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Course Policies and Learning Behaviors

By Judith Ross-Bernstein

I’m curious and in pursuit of other higher education bloggers since my earlier entry (Relationships at the Heart of Learning). In that entry I settled on a teaching policy, hard on standards and soft on students. Drawing from personal narrative, I portrayed a faculty disposition toward student support that is highly personalized, empathetic, responsive, and forward moving. In the spirit of reflective dialogue with faculty at the Center for Faculty Excellence, I’m fixed on pushing this a bit further. My colleagues generated dilemmas stemming from Crow’s essay (2015), Hard on Standards and Soft on Students that are worth mentioning:

  • Coming from high school, how do students understand what it means to be a college student?
  • How do we teach what is seemingly “implicit”, their role among other roles inside and outside of the classroom?
  • Language matters. What language do we use to communicate the meaning of these roles (e.g. Do you call your students, folks, colleagues, friends, class etc.?)
  • How do students come to understand the difference in quality of study/work versus the quantity of study/work?
  • How do we gain student’s trust in our teaching and assessment?
  • How do we manage the morale of the class?
  • How do we discuss what is fair and unfair with the students?
  • How do we make our thinking visible to the students (Do rubrics help?)
  • How do we balance individual and group needs of the class?

Consider the full weight of the questions on the table. One response to making our expectations explicit is communicating policy to students. Policy and consequence seem interwoven: what happens if you miss class one, twice or more; what happens if you plagiarize or cheat; what happens if you use your smartphone for personal texts in class, etc.

In her blog entry, Why Policies Fail to Promote Better Learning Decisions, Dr. Lolita Paff asks a provocative question, “if policies are supposed to prevent those unproductive behaviors, why do students still engage in them? Are there reasons why policies don’t work?” To this she suggests a few reasons:

  • Policies don’t teach students why these behaviors hurt their effort to learn.
  • Policies tend to be reactive, not proactive.
  • Policies that attempt to cover every possible scenario encourage loophole finding.
  • Policies are unsupportive of students’ efforts to become self-directed learners.

Is it likely that we routinely communicate the policies of what NOT to do, rather than what TO DO. But of great import, how do we communicate to students, (how and what do we teach), to support their incremental development as mature and independent learners?

“Policies are necessary. It’s important for students to understand what is expected of them and the consequences when they fall short. But to develop students as independent and mature learners, teachers need to go beyond policies and employ strategies and practices that allow students to learn from their behaviors, not just suffer the consequences.” (Paff, 2015)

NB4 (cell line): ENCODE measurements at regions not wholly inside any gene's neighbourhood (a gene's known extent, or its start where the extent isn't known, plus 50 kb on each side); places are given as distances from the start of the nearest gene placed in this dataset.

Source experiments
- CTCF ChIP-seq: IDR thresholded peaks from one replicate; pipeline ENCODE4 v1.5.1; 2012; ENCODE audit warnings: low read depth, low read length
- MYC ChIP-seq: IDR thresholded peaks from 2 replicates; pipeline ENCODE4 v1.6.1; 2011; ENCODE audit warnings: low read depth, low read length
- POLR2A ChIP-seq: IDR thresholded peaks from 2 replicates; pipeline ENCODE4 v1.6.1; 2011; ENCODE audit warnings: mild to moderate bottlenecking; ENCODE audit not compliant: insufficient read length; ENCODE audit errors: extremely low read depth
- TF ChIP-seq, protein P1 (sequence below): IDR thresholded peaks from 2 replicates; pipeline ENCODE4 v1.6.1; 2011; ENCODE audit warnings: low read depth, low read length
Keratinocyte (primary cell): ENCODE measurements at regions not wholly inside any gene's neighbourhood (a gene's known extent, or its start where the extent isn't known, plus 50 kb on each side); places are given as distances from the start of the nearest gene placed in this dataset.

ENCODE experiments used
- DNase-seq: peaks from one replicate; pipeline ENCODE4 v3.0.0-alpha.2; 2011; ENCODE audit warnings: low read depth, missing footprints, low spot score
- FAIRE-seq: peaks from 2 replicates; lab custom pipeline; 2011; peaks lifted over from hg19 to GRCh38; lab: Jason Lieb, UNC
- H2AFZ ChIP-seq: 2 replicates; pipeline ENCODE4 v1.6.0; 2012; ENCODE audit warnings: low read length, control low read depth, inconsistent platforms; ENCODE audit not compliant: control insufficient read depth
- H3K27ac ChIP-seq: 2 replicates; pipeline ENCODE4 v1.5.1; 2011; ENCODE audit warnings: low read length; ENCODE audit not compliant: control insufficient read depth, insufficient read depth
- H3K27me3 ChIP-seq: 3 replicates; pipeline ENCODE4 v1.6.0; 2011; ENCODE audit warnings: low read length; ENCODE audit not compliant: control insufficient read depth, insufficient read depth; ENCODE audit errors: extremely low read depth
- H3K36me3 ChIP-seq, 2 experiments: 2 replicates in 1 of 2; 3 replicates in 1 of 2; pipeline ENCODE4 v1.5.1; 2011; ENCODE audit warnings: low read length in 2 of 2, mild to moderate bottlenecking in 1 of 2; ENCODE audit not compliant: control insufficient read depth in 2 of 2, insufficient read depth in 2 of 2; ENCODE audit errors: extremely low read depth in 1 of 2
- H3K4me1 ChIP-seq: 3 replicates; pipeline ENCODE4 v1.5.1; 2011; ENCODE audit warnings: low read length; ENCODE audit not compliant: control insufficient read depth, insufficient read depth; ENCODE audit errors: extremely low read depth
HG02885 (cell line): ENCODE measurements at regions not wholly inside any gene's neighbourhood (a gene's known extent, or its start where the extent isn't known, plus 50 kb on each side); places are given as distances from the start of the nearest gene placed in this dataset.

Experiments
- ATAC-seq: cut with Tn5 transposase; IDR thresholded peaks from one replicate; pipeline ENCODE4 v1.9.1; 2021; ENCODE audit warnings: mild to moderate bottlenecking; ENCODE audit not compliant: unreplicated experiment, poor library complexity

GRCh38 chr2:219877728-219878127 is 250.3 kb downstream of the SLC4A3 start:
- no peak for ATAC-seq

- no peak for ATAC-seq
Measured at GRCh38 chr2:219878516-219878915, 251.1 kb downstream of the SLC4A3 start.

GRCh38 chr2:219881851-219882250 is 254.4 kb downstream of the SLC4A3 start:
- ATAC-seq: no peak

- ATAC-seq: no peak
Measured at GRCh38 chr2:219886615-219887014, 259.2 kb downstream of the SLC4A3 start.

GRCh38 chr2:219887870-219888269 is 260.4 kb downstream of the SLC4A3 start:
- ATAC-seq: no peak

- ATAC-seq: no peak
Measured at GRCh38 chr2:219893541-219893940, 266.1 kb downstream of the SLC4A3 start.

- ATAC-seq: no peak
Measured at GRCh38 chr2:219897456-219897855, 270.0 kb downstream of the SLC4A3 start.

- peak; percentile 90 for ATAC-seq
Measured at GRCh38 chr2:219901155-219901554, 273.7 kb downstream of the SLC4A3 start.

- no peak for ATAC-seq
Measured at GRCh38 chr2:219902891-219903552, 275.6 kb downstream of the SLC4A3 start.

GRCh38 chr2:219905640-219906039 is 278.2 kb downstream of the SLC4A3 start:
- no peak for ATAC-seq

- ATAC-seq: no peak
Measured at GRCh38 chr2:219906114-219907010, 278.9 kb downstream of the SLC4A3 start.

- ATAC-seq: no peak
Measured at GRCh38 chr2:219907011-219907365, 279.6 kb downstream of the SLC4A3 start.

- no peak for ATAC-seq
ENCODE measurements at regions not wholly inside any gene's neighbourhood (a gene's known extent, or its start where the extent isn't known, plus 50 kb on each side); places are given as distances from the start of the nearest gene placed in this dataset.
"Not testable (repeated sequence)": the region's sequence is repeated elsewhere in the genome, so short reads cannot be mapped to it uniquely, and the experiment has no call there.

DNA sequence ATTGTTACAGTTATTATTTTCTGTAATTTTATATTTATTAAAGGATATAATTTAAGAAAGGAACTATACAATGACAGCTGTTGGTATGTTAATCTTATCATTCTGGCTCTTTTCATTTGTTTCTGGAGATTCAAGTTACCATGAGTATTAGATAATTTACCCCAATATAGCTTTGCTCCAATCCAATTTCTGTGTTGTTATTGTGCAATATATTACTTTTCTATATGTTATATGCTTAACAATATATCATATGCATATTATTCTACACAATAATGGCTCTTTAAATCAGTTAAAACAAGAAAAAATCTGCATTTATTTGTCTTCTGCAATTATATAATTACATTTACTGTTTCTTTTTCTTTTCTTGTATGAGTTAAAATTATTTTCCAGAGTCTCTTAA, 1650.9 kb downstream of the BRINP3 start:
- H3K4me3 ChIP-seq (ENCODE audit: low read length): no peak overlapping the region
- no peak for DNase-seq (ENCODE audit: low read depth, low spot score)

Paff notes strategies and practices help students to grow as self-sufficient, motivated and mature learners?

  • Homework logs, learning reflections, student goal setting and project planning, and employ contract grading can allow student ownership of their own learning
  • Connect data and reasoning to policy. Link discussions of low exam scores, or missed concepts to missed attendance. Internalizing why a policy is made to support learning strengthens buy-in to your methods.
  • Speak explicitly about learning behaviors: task management, timeliness versus procrastination, persistence, the importance of taking a break – as you explain assignments.
  • Have students reflect on their own thinking and learning. Use metacognitive strategies for planning, monitoring and assessing that pertain to your discipline. Here are a dozen prompts to suggest to students (Stanger-Hall 2012).
  1. Ask yourself “How does it work?” and “Why does it work this way?”
  2. Draw flowcharts, diagrams, concept maps
  3. Break down complex processes, step-by-step
  4. Compose your own study questions
  5. Reorganize class information
  6. Compare and contrast information
  7. Fit the facts into a bigger picture
  8. Close your notes and see what you remember
  9. Figure out how and why ideas are connected
  10. Draw diagrams with missing pieces and fill them in
  11. Ask, how does this impact my life, my body, others?
  12. Use Bloom’s taxonomy to write your own study questions

What teaching and learning policies do you communicate in your coursework and how does that impact student behavior? (On this last point of interest, Professor Dave Gondek will share his strategies (11/11 12:30-1:45 @ the CFE) for helping students to develop metacognitive skills.)


Crow, M.L. (2015). Hard on Standards, Soft on Students. University of Texas System, Academy of Distinguished Teachers.

Paff, L. (2015). Why policies fail to promote better learning decisions. Faculty Focus. Higher Education Teaching Strategies From Magna Publications.

Stanger-Hall, K.F. (2012). Multiple Choice Exams: An Obstacle in Higher Level Thinking in Introductory Science Classes.  CBE—Life Sciences Education.Vol. 11, 294–306.

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